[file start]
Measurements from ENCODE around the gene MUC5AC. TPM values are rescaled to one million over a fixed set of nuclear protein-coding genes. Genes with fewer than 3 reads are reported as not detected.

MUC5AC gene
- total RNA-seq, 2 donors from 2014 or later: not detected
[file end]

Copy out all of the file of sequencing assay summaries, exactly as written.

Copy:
Measurements from ENCODE around the gene MUC5AC. TPM values are rescaled to one million over a fixed set of nuclear protein-coding genes. Genes with fewer than 3 reads are reported as not detected.

MUC5AC gene
- total RNA-seq, 2 donors from 2014 or later: not detected